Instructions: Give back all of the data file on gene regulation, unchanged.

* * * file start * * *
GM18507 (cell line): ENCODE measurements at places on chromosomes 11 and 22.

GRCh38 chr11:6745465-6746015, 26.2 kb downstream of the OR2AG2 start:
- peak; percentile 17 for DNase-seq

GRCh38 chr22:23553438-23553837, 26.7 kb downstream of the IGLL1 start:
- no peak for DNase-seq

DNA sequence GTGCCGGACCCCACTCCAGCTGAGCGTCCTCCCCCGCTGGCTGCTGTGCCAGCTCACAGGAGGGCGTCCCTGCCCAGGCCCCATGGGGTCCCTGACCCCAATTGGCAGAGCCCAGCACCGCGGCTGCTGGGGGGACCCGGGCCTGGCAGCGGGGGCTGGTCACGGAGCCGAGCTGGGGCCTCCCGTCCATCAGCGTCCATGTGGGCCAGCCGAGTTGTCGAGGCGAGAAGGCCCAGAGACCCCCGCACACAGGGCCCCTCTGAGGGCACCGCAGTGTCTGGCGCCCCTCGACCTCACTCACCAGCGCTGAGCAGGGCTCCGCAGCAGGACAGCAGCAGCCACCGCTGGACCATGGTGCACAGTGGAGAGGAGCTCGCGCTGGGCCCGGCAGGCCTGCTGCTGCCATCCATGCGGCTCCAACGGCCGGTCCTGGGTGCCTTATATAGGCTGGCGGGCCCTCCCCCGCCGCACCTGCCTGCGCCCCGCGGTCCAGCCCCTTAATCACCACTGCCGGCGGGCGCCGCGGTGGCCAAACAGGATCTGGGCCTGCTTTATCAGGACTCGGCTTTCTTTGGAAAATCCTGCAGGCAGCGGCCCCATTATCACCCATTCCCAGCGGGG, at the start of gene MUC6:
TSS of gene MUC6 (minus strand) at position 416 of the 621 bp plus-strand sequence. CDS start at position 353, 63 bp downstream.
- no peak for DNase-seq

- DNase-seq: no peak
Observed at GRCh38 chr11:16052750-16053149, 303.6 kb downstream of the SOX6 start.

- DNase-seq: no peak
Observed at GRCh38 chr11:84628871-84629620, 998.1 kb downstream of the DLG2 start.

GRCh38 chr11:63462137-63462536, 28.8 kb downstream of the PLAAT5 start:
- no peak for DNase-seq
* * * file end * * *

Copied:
GM18507 (cell line): ENCODE measurements at places on chromosomes 11 and 22.

GRCh38 chr11:6745465-6746015, 26.2 kb downstream of the OR2AG2 start:
- peak; percentile 17 for DNase-seq

GRCh38 chr22:23553438-23553837, 26.7 kb downstream of the IGLL1 start:
- no peak for DNase-seq

DNA sequence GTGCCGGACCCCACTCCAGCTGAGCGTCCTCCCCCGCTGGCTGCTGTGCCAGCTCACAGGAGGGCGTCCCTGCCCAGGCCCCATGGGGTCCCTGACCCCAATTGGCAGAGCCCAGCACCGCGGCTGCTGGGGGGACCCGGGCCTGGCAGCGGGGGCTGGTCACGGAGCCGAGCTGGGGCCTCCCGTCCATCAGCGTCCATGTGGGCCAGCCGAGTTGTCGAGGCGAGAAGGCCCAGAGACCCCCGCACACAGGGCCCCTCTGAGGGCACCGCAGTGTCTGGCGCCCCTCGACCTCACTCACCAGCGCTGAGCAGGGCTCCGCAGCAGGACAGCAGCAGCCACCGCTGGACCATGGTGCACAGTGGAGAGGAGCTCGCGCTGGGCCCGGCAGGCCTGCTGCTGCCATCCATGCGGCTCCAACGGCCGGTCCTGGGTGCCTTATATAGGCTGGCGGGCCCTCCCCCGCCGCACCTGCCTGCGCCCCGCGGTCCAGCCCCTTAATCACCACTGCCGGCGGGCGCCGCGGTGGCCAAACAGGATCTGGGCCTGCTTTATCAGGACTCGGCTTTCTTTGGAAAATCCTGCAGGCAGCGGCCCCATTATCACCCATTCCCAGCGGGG, at the start of gene MUC6:
TSS of gene MUC6 (minus strand) at position 416 of the 621 bp plus-strand sequence. CDS start at position 353, 63 bp downstream.
- no peak for DNase-seq

- DNase-seq: no peak
Observed at GRCh38 chr11:16052750-16053149, 303.6 kb downstream of the SOX6 start.

- DNase-seq: no peak
Observed at GRCh38 chr11:84628871-84629620, 998.1 kb downstream of the DLG2 start.

GRCh38 chr11:63462137-63462536, 28.8 kb downstream of the PLAAT5 start:
- no peak for DNase-seq